So, what really changed in the markets and among players’ attitudes last week? Quite a lot, actually. For one, Italy, Spain, Belgium and France all banned short-selling of specific equities on Friday as they tried to address the problem of the “benefits that can be achieved from spreading false rumors” [like, say, that defaults or similar are around the corner] and similar speculative activities that have been routing the markets in recent weeks.
The French Finance Minister, Monsieur Baroin, declared that his country was “committed to ensuring financial stability and fighting against all forms of speculation.” We can think of a market sector or two (wink, wink, nudge, nudge) where such a frenzy has been amply evident in recent weeks…A similar ban was in force on certain financial stocks in the fall of 2008 in the US as well.
Meanwhile, the Swiss National Bank was rumored to be all set to go with its plans to place a “target” for the value of the currency into effect. The SNB really wants speculators to stop stampeding into the country’s currency and push it to parity with the euro. Trading room rumor has it that if the SNB manages to put things into motion, we could be facing a spectacular decline in the value of the “Swissie.” The talked-about “target” is being estimated at 1.25 versus the euro.
On the other hand, if you are going to buy the rumor that the surprise decline of 7,000 claims for unemployment benefits did “the trick” for all of these markets last week, there are still some offered for sale ads for some very moist patches of Florida land available to consider… Jobs figures aside, Dr. Nouriel “Doom” Roubini places the odds of a global contraction at higher than 50/50 at the present time and warns that the next 90 days will be decisive in the matter.
Some parts of the world (see Greece which shrank 6.9% economically speaking in Q2) are already mired in contraction while other (see France which recorded zero growth in the same period) are apparently skirting such a paradigm. Economists warn that unless crude oil (currently at $85.62 pbbl) falls and falls hard (to, say, under 3% of GDP as an expense factor) the world risks recession. At $100 per barrel, black gold represents a 5% cost factor-to-GDP. Now, consider $100-to-$130 per barrel crude and “Dr. Doom” starts to make a lot of sense…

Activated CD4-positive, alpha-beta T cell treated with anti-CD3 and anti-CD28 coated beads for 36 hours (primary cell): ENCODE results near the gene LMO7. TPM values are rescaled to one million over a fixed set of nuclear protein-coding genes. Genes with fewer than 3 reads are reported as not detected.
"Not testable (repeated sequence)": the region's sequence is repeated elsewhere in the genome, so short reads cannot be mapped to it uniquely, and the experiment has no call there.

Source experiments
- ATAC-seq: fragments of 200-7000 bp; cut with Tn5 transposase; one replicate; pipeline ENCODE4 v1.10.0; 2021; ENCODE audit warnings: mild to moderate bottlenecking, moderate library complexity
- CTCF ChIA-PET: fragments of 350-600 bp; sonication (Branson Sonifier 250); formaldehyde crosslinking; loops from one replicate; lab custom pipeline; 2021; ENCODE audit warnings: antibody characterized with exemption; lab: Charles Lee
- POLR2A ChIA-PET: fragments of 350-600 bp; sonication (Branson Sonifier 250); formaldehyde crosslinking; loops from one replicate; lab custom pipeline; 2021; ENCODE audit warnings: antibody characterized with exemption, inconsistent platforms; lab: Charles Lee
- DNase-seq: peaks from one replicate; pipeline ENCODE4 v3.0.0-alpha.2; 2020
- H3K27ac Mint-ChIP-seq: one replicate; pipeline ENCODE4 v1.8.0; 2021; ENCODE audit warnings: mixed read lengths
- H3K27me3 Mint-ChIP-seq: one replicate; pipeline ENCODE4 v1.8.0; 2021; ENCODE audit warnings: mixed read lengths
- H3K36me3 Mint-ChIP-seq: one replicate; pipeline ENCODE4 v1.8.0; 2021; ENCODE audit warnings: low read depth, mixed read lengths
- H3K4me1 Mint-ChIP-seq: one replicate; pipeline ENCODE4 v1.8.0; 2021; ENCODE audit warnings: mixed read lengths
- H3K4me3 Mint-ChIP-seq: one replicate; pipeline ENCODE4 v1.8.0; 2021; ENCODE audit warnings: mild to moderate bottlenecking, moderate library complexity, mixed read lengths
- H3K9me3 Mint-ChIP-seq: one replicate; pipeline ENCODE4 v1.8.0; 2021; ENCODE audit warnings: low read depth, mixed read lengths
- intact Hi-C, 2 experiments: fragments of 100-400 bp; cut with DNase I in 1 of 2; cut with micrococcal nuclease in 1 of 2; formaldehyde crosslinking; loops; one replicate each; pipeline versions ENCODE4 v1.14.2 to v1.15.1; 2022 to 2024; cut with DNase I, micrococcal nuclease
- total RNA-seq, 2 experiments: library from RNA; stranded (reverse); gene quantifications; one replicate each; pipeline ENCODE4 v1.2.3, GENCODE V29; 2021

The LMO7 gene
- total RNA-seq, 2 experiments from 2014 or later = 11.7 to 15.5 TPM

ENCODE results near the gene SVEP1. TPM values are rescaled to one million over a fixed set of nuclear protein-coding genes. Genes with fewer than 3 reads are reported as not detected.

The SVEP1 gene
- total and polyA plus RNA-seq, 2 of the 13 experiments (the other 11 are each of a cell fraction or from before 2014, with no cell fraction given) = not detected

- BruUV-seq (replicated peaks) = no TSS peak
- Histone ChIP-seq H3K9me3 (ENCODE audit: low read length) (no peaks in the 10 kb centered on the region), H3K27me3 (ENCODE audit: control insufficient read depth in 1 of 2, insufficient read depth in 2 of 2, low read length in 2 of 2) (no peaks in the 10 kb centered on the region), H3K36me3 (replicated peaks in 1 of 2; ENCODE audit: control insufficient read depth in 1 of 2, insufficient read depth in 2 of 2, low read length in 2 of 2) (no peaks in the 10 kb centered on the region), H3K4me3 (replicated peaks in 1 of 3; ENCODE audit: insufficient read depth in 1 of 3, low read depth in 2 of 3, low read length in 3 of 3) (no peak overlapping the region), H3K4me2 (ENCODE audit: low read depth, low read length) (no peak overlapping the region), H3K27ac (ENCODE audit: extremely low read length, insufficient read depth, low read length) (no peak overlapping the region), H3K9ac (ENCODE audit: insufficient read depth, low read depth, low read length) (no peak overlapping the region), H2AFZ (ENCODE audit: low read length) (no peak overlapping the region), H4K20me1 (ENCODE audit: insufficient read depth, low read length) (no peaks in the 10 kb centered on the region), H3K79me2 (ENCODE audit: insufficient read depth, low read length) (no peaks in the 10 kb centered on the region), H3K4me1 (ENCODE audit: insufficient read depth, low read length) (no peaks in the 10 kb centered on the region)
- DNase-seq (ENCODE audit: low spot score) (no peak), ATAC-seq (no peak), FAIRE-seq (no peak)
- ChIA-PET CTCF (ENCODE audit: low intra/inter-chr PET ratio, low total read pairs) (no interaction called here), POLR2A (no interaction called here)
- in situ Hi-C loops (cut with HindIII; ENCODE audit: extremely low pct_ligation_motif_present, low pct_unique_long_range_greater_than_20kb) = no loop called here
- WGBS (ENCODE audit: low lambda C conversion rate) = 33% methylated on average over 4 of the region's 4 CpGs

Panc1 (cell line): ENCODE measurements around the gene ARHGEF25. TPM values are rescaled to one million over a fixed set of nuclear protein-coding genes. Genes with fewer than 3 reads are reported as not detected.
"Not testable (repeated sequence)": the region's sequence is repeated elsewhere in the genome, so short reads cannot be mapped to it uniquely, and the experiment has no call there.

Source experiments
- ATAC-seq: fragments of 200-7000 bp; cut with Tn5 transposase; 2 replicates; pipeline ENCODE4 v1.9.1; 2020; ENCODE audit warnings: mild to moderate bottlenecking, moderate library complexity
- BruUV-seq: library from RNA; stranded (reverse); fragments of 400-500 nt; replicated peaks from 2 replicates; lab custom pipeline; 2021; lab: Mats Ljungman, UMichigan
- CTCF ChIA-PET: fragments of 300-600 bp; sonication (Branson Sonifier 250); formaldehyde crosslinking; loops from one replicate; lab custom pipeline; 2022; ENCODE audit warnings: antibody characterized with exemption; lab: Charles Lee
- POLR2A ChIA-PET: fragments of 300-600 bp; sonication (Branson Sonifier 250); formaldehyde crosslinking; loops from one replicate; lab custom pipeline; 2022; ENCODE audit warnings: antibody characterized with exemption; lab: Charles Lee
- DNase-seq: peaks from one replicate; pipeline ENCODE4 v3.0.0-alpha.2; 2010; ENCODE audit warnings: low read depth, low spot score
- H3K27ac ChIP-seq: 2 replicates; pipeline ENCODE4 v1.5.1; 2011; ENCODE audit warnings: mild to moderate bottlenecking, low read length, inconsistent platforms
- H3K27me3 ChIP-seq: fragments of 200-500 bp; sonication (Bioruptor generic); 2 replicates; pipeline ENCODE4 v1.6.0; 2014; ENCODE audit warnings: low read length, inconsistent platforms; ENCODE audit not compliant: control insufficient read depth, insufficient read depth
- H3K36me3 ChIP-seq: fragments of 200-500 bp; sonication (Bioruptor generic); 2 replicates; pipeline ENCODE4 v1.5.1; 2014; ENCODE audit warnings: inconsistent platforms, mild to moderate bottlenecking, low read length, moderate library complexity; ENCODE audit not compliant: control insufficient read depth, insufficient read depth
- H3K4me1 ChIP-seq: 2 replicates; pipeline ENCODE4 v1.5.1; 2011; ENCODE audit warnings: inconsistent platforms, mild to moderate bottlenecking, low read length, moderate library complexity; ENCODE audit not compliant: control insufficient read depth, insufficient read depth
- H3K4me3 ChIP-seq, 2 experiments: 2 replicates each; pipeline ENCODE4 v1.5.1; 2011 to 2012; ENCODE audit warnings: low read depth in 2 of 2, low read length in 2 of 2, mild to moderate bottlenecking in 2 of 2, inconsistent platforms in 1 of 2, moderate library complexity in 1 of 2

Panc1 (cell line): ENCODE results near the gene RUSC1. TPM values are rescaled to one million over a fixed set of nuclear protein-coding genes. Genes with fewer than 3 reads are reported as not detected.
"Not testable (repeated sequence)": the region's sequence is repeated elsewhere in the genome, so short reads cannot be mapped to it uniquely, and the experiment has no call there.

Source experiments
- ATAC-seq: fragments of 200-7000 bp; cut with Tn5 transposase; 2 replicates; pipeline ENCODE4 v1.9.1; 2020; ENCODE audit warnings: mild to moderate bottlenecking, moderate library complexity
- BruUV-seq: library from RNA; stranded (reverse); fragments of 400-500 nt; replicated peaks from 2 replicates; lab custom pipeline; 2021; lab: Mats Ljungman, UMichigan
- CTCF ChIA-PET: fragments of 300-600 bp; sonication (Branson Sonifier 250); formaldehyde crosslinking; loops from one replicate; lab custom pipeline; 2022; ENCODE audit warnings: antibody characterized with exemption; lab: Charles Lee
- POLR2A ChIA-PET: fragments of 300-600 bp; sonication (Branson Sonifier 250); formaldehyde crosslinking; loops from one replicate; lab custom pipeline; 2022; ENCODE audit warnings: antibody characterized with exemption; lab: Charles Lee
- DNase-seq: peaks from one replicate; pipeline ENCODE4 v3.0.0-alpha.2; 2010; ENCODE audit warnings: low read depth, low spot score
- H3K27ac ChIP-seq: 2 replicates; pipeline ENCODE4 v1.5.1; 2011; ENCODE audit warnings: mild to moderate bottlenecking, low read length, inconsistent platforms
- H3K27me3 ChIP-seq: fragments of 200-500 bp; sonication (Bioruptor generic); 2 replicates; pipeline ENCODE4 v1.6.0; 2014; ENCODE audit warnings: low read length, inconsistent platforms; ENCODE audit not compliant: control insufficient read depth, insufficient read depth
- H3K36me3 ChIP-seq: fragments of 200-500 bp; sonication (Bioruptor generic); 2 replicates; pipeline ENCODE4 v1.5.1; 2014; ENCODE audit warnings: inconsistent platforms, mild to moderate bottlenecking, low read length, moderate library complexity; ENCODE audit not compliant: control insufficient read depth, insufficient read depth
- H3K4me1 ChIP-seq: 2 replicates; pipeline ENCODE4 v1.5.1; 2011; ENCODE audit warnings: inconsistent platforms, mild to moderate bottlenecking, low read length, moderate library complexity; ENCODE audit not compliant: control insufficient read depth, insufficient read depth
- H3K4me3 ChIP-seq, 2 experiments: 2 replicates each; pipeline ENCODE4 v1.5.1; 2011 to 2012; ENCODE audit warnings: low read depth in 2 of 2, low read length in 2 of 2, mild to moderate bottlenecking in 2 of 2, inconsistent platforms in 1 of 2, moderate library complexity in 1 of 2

More evidence that something is palpably changing in these markets in terms of attitude (and positioning) comes from the fact that – and you are strongly advised to take note of this – foreign exchange traders have reduced their short bets against the US dollar by the largest amount of contracts yet on record. This as the demand for U.S. Treasuries has recently soared skyward amid rising apprehensions that the global economic recovery may have hit a stumbling block.
While rumors were being spread in various hard money publications last week that gold’s surge to new records was mirrored in a “mass-exodus” by everyone and his cousins from the greenback, the facts reveal that aggregate inflows into the U.S. dollar last week amounted to almost four times the average amount compared with the previous year, based on data supplied by Bank of New York Mellon Corp. which is the largest custodial bank in the world. This, while stocks took an epic drubbing that harked back to 2008.
As bad as the $3 trillion in recent losses in US equity values have been in terms of headline-making material, do consider the fact that amid all the bloodletting, corporate insiders have been quietly buying their own stock at the highest clip since the Dow reached its 12-year nadir in early 2009. Food for thought, that. These are the very people who have the inside knowledge of what their own shares ought to be worth, or will be worth down the road. No rumors needed; just the basic balance sheet facts.
Gold’s steepest drop in nearly two months can also partially be explained by its previously heavily overbought conditions (its RSI near 84, 95% bullishness levels) and the emergence of good old-fashioned profit-taking. Additional justification may also be found in the CME raising margin requirements for playing in the golden casino. You may probably recall what that brought about in silver on May Day and thereafter.